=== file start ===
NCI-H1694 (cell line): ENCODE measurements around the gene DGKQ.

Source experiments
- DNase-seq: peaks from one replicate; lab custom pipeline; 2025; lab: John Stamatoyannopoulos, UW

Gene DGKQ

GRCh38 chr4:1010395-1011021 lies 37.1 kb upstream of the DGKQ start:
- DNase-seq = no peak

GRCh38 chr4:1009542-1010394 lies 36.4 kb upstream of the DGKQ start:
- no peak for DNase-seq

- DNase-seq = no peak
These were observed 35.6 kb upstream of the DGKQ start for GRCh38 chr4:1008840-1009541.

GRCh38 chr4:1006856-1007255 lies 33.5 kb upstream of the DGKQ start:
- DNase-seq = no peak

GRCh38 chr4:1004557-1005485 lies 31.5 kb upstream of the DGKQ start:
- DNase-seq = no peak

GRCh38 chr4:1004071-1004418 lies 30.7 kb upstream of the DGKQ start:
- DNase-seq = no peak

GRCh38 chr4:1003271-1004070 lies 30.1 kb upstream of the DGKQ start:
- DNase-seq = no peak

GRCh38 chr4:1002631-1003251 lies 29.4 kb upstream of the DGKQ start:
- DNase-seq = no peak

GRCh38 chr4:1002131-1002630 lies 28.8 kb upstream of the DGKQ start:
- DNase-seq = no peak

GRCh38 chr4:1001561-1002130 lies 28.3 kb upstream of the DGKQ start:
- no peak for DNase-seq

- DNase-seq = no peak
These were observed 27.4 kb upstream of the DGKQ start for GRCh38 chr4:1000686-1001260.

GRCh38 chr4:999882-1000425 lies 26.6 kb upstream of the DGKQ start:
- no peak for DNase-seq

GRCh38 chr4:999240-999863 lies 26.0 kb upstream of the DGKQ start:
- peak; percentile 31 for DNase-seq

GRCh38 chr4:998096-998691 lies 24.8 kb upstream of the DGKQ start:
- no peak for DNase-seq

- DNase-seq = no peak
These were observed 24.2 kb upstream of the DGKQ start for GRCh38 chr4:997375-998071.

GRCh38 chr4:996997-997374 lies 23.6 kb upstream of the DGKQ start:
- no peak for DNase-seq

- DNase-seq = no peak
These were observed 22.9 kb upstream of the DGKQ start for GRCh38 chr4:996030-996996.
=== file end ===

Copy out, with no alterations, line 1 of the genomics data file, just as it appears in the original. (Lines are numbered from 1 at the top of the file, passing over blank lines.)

NCI-H1694 (cell line): ENCODE measurements around the gene DGKQ.